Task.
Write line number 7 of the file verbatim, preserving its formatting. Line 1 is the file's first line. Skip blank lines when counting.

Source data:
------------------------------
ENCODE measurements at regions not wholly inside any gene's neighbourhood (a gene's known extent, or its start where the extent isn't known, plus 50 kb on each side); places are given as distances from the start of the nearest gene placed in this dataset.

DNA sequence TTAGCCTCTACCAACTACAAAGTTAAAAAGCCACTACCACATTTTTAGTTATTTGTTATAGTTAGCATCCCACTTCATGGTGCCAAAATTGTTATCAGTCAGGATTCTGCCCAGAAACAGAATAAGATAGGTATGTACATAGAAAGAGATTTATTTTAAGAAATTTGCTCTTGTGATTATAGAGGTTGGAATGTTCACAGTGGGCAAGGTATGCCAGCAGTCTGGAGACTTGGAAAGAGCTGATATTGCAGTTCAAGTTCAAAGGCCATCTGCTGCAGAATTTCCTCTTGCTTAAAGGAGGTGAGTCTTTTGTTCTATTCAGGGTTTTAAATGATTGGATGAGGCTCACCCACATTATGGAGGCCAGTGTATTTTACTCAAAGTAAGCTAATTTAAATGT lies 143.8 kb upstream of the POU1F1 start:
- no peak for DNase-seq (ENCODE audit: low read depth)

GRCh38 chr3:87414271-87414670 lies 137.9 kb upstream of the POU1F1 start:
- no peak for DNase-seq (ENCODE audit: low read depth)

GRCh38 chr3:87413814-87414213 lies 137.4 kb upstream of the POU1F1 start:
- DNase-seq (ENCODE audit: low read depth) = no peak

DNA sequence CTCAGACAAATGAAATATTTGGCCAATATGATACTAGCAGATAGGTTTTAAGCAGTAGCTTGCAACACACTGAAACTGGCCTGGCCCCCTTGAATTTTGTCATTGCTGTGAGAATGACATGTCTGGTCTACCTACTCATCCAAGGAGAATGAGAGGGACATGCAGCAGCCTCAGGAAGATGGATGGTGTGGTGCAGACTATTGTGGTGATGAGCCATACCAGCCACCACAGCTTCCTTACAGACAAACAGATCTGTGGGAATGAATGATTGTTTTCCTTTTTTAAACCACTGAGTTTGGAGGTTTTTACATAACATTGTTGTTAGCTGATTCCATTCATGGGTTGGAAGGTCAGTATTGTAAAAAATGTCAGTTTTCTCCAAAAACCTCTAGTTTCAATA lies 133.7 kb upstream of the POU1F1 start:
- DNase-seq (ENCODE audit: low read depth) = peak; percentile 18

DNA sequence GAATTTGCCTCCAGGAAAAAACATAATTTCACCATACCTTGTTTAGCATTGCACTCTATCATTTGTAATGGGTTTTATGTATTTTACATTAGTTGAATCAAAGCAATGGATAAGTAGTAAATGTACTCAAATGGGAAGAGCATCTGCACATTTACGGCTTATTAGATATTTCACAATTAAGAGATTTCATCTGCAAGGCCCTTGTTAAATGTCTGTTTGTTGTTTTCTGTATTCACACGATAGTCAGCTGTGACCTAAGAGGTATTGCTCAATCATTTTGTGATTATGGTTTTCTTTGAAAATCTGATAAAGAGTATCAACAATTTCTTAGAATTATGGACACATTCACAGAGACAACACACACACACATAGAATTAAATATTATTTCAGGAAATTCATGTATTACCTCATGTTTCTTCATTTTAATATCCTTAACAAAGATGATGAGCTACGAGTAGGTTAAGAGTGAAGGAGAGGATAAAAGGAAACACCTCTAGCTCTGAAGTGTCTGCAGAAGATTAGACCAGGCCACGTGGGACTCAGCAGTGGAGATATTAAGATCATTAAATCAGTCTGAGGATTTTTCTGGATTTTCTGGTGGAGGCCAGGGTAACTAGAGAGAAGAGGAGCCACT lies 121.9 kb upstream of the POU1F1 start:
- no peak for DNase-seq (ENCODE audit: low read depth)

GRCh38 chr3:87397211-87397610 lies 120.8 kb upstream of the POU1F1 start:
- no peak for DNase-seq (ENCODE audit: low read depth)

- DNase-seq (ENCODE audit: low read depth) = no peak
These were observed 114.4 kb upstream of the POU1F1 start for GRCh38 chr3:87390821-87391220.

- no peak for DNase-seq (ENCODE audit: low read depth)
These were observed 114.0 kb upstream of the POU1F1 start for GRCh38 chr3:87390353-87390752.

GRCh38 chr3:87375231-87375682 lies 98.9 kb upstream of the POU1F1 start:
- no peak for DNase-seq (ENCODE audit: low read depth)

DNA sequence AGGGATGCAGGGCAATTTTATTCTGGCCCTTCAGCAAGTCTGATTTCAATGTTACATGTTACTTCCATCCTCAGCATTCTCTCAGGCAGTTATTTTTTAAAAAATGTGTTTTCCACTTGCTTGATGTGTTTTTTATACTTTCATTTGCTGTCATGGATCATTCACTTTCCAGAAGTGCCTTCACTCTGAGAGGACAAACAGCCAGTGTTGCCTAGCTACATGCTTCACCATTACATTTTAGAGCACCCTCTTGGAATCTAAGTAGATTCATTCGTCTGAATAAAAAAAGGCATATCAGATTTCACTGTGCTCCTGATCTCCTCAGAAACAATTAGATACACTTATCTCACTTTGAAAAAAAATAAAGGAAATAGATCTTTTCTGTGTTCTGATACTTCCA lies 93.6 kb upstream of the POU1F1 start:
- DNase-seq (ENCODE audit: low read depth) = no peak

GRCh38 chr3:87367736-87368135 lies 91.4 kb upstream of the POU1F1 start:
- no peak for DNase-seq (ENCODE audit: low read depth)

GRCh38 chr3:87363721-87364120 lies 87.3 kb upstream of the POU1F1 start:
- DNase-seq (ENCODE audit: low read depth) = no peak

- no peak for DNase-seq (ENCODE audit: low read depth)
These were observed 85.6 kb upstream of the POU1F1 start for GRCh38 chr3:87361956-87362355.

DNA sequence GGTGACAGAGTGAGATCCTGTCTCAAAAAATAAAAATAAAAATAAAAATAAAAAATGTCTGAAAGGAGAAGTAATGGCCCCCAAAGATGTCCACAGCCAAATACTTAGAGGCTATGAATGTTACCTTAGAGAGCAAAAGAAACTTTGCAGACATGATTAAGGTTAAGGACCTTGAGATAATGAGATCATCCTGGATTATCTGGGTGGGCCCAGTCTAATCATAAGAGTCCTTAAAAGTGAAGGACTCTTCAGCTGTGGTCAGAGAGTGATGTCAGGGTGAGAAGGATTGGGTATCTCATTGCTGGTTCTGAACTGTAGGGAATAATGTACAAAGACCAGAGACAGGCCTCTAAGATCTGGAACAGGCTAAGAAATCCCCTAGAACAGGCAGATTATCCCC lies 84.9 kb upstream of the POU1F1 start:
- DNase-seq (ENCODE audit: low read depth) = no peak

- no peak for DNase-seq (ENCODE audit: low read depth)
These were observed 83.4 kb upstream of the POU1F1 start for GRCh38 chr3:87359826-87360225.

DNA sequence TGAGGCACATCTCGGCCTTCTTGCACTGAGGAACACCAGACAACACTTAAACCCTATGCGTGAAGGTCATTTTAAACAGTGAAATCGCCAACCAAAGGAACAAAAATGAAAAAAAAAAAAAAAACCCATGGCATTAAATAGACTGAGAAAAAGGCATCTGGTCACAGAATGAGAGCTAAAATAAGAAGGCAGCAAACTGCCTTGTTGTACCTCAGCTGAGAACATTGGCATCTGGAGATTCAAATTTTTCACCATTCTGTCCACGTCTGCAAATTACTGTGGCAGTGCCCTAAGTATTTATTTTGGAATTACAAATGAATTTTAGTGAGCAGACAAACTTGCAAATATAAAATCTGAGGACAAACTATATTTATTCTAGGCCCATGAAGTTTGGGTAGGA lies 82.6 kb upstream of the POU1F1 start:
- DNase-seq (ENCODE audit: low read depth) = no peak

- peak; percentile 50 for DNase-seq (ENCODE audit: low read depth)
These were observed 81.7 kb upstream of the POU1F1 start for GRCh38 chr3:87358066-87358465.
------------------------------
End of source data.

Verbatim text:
- DNase-seq (ENCODE audit: low read depth) = no peak